Usually these indices show the same offshore trends, which would be expected since they are both supposed to be tracing the same number – the proportion of carbon coming from soil. However, as the figure above illustrates, the two indicies have very different patterns from the river mouth (0 km) across the shelf (500 km). The BIT index drops quickly offshore, making a curved offshore profile, but the R’soil index forms a straight line offshore. Therefore two different techniques, supposedly measuring the same thing, don’t show the same results.
We think that this is due to the source of lipids used to make each index. Branched GDGTs (from soils) are common in sediments close to the river mouth, but their concentration drops quickly offshore. Marine GDGT concentrations increase across the shelf and this combination causes the BIT index to decrease rapidly. Branched GDGT concentrations in soils and lakes on land are high, but they are very rare in the coastal permafrost cliffs. Therefore any coastal erosion is not really affecting the BIT index.
On the other hand, soil marker BHP molecules are found in river sediment and coastal permafrost, and so there are two terrestrial sources. The concentration of soil marker BHPs drops much slower offshore than for the GDGTs. Also different, the concentration of the marine BHP marker doesn’t increase offshore. This combination means that the R’soil index drops much slower than the BIT index.
In the end, what this paper mainly shows is that when using biomarkers as proxy measurements for something else one single result is probably not enough. Proxy measurements are valuable tools, but they depend on measuring one thing to discover another. Combining multiple proxies together adds value and reliability to a study, either by confirming a hypothesis or bringing new insights.
This paper, with Jens Turowski and Bob Hilton, was recently published as an open-access article in Geology and is available from the journal website and via the MMU e-space repository. In it we show that erosion and transport of large woody material (coarse particulate organic carbon; CPOC) is very important in terms of the overall carbon cycle, but is concentrated in very extreme events.
The research is based in the Erlenbach, a small river in the Alps that has been studied by Swiss researchers for several years. They have built a very sophisticated stream sampling station, which can capture everything that flows down past a gauging station. There is a large retention pond that catches the logs/pebbles/sediments and a shopping-trolley sized wire basket that can be moved into the middle of the stream to catch a particular time point (for example the middle of a large storm). The photo below was taken during winter when the river was frozen over, but you can see the v-shaped river channel, the three wire baskets ready to move into position to catch material, and the snow in the foreground covering the retention pond.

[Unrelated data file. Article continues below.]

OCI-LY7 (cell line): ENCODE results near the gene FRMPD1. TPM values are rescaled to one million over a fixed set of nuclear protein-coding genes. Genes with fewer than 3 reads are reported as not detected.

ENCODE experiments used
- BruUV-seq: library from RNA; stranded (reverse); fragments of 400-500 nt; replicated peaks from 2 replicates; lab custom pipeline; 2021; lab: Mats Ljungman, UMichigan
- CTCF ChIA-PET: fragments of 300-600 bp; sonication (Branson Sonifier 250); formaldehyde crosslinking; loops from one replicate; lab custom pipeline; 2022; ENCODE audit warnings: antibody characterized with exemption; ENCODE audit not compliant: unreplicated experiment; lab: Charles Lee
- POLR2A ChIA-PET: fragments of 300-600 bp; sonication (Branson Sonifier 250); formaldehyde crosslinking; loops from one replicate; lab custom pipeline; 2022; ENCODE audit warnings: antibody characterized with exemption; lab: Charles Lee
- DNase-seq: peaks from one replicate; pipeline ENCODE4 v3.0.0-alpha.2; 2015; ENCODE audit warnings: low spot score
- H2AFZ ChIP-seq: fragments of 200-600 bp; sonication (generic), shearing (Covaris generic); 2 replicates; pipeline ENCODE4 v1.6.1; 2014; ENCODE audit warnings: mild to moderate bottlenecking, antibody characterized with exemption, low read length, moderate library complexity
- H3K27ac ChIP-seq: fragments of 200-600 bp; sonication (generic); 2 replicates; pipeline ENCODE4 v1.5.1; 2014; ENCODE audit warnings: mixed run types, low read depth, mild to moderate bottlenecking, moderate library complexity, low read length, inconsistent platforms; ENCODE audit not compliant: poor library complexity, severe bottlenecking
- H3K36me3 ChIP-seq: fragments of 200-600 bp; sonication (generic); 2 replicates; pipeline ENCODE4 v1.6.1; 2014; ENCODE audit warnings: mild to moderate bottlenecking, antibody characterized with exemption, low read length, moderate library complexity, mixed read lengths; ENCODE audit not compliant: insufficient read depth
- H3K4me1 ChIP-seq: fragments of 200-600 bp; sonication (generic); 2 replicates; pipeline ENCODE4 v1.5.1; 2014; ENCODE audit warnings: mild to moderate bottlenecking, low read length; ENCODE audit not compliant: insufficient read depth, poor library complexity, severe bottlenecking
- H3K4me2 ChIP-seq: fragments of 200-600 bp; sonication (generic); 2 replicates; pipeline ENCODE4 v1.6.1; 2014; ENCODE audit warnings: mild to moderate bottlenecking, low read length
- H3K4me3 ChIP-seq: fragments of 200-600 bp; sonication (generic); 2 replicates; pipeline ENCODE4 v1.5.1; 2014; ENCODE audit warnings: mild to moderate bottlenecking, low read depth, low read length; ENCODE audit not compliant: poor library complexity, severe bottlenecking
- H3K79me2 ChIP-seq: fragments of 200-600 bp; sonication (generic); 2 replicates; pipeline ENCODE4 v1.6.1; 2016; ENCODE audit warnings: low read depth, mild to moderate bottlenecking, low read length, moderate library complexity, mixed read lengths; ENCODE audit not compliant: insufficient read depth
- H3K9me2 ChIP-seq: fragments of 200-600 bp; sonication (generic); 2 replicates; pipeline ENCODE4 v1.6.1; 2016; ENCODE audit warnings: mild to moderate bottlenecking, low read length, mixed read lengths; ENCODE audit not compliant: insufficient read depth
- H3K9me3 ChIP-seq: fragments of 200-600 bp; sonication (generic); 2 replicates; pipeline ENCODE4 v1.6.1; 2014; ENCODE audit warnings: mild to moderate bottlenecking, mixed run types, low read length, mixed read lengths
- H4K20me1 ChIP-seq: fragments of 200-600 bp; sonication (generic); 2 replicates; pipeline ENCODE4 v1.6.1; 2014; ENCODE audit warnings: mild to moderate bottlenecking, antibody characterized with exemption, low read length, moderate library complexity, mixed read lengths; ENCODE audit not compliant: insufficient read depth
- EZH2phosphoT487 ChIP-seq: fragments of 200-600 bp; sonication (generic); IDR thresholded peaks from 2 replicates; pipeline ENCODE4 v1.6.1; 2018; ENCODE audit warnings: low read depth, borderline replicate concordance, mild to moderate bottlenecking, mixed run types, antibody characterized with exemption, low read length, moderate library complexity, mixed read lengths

This sampling system led to Jens observing that there was a lot of CPOC coming down the river and piling up in the retention pond. A quick calculation suggested that this was a significant portion of the total carbon coming out of the river catchment, but the scientific consensus was that actually more carbon came through as fine particles than CPOC. An experiment was designed to test this.
Across a wide range of river flow speeds, the amount and size of woody debris flowing down the river was measured, both waterlogged and dry material. This allowed a rating curve to be defined – that is for a given river flow speed, how much organic carbon would be expected to flow down the river? The rating curve was very biased towards the high-flow end for CPOC, much more so than for fine carbon (FPOC) or dissolved carbon (DOC). At low flow rates, very little CPOC is moved, but at high flow rates a very large amount is mobilised.
During the 31 years of data collection there were four particularly large storms. Integrating over the rating curve shows two things. Firstly, if the large storms are ignored then the Erlenbach is already a major source of CPOC, about 35% of the total carbon, with CPOC being roughly equal to the FPOC estimate. Thus it is much more important than might previously have been imagined. If the extreme events are included, the CPOC becomes ~80% of the total organic carbon transported by the river.
A majority of the CPOC transported by the river was waterlogged, having sat on the river bank or behind a log jam while waiting for a large storm to wash it downstream. Waterlogging increases the density of the wood and makes it more likely to sink when it reaches a lake or the sea. My contribution to the paper was to provide evidence of this process. My PhD work in the Italian Apennines found CPOC, from millimetre scale up to large tree trunks, that had been preserved in ocean sediments for millions of years. Again, a lot of this CPOC is too large to measure using standard techniques, and suggests that rivers can deliver organic carbon from mountains to the ocean far more efficiently than previously thought.